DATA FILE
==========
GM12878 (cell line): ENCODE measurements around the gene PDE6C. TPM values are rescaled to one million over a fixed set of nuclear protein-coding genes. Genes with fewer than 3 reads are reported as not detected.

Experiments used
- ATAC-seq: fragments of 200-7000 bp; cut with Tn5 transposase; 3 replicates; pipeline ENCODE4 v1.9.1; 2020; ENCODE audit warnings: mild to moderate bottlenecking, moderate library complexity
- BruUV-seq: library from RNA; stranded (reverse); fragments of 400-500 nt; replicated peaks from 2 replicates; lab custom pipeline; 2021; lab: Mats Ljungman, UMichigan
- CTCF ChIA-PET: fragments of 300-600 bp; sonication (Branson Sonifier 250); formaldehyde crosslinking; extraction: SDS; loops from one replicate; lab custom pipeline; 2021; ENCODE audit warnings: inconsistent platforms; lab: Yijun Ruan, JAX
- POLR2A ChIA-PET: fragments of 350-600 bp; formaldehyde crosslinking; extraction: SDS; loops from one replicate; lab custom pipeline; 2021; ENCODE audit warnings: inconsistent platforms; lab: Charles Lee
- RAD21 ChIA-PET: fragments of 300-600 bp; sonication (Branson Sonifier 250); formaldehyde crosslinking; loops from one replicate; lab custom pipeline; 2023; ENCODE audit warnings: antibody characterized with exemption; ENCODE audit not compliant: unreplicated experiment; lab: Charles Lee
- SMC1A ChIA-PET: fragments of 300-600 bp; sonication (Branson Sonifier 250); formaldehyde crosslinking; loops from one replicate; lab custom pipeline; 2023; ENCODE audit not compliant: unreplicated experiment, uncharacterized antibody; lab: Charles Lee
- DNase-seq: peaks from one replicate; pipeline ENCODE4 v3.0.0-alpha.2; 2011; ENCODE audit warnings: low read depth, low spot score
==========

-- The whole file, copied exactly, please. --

GM12878 (cell line): ENCODE measurements around the gene PDE6C. TPM values are rescaled to one million over a fixed set of nuclear protein-coding genes. Genes with fewer than 3 reads are reported as not detected.

Experiments used
- ATAC-seq: fragments of 200-7000 bp; cut with Tn5 transposase; 3 replicates; pipeline ENCODE4 v1.9.1; 2020; ENCODE audit warnings: mild to moderate bottlenecking, moderate library complexity
- BruUV-seq: library from RNA; stranded (reverse); fragments of 400-500 nt; replicated peaks from 2 replicates; lab custom pipeline; 2021; lab: Mats Ljungman, UMichigan
- CTCF ChIA-PET: fragments of 300-600 bp; sonication (Branson Sonifier 250); formaldehyde crosslinking; extraction: SDS; loops from one replicate; lab custom pipeline; 2021; ENCODE audit warnings: inconsistent platforms; lab: Yijun Ruan, JAX
- POLR2A ChIA-PET: fragments of 350-600 bp; formaldehyde crosslinking; extraction: SDS; loops from one replicate; lab custom pipeline; 2021; ENCODE audit warnings: inconsistent platforms; lab: Charles Lee
- RAD21 ChIA-PET: fragments of 300-600 bp; sonication (Branson Sonifier 250); formaldehyde crosslinking; loops from one replicate; lab custom pipeline; 2023; ENCODE audit warnings: antibody characterized with exemption; ENCODE audit not compliant: unreplicated experiment; lab: Charles Lee
- SMC1A ChIA-PET: fragments of 300-600 bp; sonication (Branson Sonifier 250); formaldehyde crosslinking; loops from one replicate; lab custom pipeline; 2023; ENCODE audit not compliant: unreplicated experiment, uncharacterized antibody; lab: Charles Lee
- DNase-seq: peaks from one replicate; pipeline ENCODE4 v3.0.0-alpha.2; 2011; ENCODE audit warnings: low read depth, low spot score